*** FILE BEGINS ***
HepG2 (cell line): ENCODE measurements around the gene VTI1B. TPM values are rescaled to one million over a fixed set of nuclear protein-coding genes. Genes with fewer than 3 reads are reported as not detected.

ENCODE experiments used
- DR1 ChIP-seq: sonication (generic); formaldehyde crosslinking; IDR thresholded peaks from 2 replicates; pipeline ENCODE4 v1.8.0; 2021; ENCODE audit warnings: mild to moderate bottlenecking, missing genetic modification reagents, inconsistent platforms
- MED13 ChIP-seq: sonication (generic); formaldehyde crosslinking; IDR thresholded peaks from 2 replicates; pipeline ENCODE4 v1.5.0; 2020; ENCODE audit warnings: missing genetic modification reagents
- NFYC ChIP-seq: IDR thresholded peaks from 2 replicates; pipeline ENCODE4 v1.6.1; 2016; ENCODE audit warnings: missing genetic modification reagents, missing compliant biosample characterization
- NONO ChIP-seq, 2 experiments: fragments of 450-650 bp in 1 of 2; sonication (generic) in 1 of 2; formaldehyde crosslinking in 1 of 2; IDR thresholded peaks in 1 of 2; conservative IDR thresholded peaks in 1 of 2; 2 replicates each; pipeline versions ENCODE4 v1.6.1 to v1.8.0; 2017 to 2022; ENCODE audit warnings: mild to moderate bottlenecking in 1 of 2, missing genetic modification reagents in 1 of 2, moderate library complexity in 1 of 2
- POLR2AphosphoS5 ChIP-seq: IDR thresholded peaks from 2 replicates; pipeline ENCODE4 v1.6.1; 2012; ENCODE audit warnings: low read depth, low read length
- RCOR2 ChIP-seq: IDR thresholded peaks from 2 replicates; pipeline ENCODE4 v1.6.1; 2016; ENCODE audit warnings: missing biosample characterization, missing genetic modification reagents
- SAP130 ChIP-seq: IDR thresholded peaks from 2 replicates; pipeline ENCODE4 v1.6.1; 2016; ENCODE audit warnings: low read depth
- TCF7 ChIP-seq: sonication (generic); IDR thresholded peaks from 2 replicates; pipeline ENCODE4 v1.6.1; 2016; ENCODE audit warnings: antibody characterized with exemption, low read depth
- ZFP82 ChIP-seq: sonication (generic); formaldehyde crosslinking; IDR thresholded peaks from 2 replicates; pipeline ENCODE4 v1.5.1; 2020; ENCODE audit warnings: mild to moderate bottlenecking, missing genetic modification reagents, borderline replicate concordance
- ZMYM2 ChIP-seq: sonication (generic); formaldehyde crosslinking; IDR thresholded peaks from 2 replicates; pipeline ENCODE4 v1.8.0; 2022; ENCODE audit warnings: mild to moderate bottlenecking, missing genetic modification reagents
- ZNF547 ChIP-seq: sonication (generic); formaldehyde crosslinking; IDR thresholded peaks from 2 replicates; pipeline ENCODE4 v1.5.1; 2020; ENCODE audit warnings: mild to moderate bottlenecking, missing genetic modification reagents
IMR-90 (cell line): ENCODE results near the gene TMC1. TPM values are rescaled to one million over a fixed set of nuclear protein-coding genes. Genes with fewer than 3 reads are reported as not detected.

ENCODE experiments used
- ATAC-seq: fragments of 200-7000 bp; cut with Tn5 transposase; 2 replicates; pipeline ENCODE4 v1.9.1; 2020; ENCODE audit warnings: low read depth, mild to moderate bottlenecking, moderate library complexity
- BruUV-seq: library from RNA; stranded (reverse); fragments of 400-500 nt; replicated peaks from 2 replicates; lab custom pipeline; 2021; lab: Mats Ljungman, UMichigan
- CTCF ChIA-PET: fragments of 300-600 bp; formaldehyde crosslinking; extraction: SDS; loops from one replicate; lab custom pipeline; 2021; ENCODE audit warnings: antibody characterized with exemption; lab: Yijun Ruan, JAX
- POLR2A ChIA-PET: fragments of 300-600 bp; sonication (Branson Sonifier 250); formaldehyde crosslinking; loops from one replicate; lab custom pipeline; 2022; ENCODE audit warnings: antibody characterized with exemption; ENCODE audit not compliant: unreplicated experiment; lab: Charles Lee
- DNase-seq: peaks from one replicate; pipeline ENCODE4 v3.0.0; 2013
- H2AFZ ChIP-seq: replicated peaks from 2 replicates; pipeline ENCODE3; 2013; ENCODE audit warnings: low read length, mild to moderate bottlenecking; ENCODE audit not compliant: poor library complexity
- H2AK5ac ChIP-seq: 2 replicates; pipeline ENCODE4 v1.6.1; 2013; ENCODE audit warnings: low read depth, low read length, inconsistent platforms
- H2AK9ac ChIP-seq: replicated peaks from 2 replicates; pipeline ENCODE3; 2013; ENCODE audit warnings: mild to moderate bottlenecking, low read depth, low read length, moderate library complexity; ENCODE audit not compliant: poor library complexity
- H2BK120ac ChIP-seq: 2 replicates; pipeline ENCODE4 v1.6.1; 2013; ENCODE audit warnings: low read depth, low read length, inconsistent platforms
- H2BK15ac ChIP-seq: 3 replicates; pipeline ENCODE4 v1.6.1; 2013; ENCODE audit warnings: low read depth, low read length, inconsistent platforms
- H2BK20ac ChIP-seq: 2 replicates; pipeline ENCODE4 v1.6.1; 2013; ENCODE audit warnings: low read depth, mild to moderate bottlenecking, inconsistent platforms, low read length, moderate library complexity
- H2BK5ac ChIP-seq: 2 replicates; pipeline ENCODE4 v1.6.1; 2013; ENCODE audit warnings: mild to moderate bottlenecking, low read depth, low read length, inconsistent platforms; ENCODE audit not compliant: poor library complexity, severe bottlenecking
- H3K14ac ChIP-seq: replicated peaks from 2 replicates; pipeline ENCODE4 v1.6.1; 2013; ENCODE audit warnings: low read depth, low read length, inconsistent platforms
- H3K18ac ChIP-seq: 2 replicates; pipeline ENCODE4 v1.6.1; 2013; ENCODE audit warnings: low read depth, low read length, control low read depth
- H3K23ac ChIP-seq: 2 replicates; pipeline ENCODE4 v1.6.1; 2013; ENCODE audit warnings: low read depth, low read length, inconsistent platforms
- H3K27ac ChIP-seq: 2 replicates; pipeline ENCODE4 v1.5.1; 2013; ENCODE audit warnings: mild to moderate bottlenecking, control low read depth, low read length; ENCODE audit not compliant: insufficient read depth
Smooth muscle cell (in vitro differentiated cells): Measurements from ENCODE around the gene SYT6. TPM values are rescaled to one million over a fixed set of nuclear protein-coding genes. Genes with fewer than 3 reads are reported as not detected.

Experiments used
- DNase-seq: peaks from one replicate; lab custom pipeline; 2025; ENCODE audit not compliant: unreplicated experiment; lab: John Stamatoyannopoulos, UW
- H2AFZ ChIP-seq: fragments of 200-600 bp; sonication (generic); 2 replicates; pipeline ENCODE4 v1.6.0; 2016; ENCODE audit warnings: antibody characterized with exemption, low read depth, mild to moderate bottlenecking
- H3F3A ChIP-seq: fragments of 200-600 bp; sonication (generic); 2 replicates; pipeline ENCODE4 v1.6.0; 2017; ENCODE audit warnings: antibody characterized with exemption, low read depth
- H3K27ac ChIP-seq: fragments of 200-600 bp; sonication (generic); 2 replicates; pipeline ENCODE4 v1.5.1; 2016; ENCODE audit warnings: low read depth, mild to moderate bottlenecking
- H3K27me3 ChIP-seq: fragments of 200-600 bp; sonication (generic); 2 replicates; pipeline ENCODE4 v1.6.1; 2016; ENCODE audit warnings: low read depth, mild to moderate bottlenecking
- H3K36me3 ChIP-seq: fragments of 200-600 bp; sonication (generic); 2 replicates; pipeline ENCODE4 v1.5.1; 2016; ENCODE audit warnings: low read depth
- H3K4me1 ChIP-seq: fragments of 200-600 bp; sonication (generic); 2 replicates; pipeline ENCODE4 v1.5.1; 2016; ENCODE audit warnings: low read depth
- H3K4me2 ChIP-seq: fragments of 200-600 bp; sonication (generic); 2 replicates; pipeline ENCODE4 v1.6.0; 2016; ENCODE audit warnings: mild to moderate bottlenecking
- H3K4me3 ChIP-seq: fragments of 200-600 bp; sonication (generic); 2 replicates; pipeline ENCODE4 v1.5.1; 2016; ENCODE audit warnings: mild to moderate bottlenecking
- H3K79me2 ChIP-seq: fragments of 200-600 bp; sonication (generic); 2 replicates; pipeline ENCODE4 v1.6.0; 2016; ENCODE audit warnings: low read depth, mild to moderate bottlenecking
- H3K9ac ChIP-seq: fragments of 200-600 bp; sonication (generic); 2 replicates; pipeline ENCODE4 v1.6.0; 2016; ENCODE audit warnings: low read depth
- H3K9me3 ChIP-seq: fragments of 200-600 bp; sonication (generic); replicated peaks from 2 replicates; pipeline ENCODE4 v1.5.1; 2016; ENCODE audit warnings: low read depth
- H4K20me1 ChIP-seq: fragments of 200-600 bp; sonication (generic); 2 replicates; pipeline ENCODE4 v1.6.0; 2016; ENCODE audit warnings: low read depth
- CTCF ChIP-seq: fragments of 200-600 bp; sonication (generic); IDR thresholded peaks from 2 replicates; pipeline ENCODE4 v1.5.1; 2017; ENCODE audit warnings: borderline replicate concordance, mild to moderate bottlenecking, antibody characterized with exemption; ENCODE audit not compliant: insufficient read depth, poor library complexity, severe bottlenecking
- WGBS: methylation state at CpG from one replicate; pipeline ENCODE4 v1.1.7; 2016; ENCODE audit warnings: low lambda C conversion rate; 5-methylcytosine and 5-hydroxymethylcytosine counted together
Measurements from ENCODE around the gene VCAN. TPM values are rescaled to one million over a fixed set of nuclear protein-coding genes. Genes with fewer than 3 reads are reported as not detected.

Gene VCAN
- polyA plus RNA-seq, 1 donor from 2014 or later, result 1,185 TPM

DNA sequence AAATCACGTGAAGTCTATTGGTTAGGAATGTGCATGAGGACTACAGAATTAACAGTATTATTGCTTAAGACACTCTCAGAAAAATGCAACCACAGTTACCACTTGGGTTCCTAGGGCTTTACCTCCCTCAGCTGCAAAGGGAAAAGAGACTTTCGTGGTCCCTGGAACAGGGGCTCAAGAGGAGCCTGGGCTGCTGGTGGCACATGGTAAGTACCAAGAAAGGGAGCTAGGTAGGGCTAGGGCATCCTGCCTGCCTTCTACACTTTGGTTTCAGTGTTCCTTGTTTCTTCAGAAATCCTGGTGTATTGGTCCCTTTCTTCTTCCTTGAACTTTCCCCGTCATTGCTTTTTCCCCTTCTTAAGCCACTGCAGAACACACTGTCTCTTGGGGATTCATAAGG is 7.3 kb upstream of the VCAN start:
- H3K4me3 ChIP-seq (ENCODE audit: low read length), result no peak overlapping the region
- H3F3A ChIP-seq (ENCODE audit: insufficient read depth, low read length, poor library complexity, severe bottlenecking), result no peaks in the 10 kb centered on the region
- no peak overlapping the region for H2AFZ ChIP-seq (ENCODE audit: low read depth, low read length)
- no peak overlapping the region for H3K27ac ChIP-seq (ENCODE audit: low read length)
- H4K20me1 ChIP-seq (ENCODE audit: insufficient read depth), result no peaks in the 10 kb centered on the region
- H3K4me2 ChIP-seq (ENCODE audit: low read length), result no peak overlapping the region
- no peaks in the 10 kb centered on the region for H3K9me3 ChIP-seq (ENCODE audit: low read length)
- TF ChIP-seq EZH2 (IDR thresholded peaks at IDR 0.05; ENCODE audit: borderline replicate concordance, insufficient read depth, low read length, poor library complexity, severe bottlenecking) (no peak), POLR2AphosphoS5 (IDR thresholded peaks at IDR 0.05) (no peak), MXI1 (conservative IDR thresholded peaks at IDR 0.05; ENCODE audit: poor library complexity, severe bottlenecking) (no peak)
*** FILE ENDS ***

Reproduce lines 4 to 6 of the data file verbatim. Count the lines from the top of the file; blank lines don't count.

- MED13 ChIP-seq: sonication (generic); formaldehyde crosslinking; IDR thresholded peaks from 2 replicates; pipeline ENCODE4 v1.5.0; 2020; ENCODE audit warnings: missing genetic modification reagents
- NFYC ChIP-seq: IDR thresholded peaks from 2 replicates; pipeline ENCODE4 v1.6.1; 2016; ENCODE audit warnings: missing genetic modification reagents, missing compliant biosample characterization
- NONO ChIP-seq, 2 experiments: fragments of 450-650 bp in 1 of 2; sonication (generic) in 1 of 2; formaldehyde crosslinking in 1 of 2; IDR thresholded peaks in 1 of 2; conservative IDR thresholded peaks in 1 of 2; 2 replicates each; pipeline versions ENCODE4 v1.6.1 to v1.8.0; 2017 to 2022; ENCODE audit warnings: mild to moderate bottlenecking in 1 of 2, missing genetic modification reagents in 1 of 2, moderate library complexity in 1 of 2